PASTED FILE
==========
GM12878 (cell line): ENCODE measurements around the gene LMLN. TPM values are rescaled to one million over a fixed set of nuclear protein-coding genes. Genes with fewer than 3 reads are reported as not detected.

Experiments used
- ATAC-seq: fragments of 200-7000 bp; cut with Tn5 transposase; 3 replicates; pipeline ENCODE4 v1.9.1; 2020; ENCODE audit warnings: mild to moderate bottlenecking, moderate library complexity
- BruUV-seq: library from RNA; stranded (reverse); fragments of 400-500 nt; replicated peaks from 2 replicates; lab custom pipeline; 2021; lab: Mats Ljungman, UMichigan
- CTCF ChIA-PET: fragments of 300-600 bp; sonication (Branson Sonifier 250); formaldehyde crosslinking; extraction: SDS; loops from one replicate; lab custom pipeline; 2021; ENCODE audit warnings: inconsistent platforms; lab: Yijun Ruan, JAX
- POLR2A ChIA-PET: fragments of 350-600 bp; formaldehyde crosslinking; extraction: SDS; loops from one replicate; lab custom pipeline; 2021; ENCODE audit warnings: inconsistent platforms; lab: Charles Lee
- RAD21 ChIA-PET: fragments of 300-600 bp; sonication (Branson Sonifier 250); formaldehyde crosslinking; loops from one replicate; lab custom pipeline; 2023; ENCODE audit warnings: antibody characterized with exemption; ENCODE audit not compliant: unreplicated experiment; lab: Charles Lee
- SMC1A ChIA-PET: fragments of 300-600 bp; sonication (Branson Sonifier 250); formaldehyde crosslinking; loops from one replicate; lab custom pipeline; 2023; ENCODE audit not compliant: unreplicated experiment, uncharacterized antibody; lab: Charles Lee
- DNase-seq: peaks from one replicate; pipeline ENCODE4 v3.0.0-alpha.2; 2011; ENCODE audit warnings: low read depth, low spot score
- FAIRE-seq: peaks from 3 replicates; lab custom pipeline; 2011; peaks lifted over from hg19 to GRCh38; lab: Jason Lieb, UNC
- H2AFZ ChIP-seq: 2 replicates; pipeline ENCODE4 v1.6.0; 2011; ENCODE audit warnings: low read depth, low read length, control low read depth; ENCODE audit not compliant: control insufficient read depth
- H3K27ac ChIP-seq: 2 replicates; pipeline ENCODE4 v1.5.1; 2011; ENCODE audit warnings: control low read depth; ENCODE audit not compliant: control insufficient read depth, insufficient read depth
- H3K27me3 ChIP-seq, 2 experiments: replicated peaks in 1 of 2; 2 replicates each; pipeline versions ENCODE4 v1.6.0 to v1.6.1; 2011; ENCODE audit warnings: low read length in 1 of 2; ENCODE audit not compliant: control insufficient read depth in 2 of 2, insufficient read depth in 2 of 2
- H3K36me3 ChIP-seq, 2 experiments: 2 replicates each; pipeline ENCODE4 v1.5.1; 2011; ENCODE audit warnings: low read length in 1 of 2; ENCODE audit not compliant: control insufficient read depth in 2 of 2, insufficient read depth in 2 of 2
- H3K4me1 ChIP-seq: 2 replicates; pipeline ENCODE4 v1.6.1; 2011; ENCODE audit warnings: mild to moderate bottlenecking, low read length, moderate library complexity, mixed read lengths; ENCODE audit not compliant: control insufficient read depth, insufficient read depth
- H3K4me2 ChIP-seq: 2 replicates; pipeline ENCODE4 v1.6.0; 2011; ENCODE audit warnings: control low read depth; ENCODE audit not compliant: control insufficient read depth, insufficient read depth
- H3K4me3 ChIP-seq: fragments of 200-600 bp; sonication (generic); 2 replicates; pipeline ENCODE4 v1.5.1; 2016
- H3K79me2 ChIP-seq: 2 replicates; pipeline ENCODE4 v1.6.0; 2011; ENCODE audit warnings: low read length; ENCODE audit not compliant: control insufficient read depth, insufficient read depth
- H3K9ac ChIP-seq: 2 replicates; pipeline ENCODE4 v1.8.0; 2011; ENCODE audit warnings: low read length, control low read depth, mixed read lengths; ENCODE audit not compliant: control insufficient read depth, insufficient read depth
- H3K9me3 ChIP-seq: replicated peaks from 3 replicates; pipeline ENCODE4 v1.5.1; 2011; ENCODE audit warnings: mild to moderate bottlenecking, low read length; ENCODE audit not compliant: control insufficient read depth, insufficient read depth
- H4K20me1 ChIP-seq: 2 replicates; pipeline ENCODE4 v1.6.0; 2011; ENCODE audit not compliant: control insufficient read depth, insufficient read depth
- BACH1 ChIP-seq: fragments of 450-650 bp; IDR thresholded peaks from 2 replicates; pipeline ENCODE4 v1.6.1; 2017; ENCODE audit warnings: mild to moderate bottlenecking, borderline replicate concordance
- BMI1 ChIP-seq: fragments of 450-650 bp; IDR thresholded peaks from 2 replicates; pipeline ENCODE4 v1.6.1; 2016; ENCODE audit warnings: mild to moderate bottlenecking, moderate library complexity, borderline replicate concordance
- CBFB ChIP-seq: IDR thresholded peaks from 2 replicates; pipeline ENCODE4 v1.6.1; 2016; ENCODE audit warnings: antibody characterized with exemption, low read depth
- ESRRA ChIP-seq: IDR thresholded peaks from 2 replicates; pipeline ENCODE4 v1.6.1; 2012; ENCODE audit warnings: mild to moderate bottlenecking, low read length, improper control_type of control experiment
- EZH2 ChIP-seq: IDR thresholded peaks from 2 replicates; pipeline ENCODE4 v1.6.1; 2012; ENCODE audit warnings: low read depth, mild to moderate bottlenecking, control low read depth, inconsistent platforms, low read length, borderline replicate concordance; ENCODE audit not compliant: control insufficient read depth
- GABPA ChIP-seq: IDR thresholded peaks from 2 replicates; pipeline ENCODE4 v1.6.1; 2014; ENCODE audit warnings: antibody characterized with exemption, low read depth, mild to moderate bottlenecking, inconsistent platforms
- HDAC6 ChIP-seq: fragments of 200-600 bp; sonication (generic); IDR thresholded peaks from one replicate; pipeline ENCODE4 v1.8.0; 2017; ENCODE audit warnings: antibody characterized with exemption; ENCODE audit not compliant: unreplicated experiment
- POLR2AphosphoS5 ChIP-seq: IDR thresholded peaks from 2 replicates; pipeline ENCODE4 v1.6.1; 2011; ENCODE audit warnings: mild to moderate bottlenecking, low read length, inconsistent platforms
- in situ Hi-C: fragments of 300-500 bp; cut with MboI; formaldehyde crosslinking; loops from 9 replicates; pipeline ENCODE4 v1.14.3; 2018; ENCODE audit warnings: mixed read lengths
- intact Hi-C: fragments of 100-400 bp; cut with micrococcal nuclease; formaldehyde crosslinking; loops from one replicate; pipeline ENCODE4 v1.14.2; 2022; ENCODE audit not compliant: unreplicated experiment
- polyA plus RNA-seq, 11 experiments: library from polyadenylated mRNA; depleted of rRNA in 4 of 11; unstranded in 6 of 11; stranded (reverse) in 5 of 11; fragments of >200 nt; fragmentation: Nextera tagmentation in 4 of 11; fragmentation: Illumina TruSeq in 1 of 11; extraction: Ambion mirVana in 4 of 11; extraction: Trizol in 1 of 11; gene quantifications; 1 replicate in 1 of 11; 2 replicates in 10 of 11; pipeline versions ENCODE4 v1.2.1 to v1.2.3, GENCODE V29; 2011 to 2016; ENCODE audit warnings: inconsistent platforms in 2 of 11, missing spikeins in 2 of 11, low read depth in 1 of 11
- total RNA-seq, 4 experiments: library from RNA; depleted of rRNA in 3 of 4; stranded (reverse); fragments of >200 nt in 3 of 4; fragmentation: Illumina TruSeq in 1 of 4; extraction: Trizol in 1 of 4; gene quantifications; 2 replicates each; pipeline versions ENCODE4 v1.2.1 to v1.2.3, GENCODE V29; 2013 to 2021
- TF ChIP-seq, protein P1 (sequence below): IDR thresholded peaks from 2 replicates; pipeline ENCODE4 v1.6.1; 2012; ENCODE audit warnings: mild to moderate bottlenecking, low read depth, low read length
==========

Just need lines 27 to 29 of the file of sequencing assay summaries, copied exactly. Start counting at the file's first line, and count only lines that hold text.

- GABPA ChIP-seq: IDR thresholded peaks from 2 replicates; pipeline ENCODE4 v1.6.1; 2014; ENCODE audit warnings: antibody characterized with exemption, low read depth, mild to moderate bottlenecking, inconsistent platforms
- HDAC6 ChIP-seq: fragments of 200-600 bp; sonication (generic); IDR thresholded peaks from one replicate; pipeline ENCODE4 v1.8.0; 2017; ENCODE audit warnings: antibody characterized with exemption; ENCODE audit not compliant: unreplicated experiment
- POLR2AphosphoS5 ChIP-seq: IDR thresholded peaks from 2 replicates; pipeline ENCODE4 v1.6.1; 2011; ENCODE audit warnings: mild to moderate bottlenecking, low read length, inconsistent platforms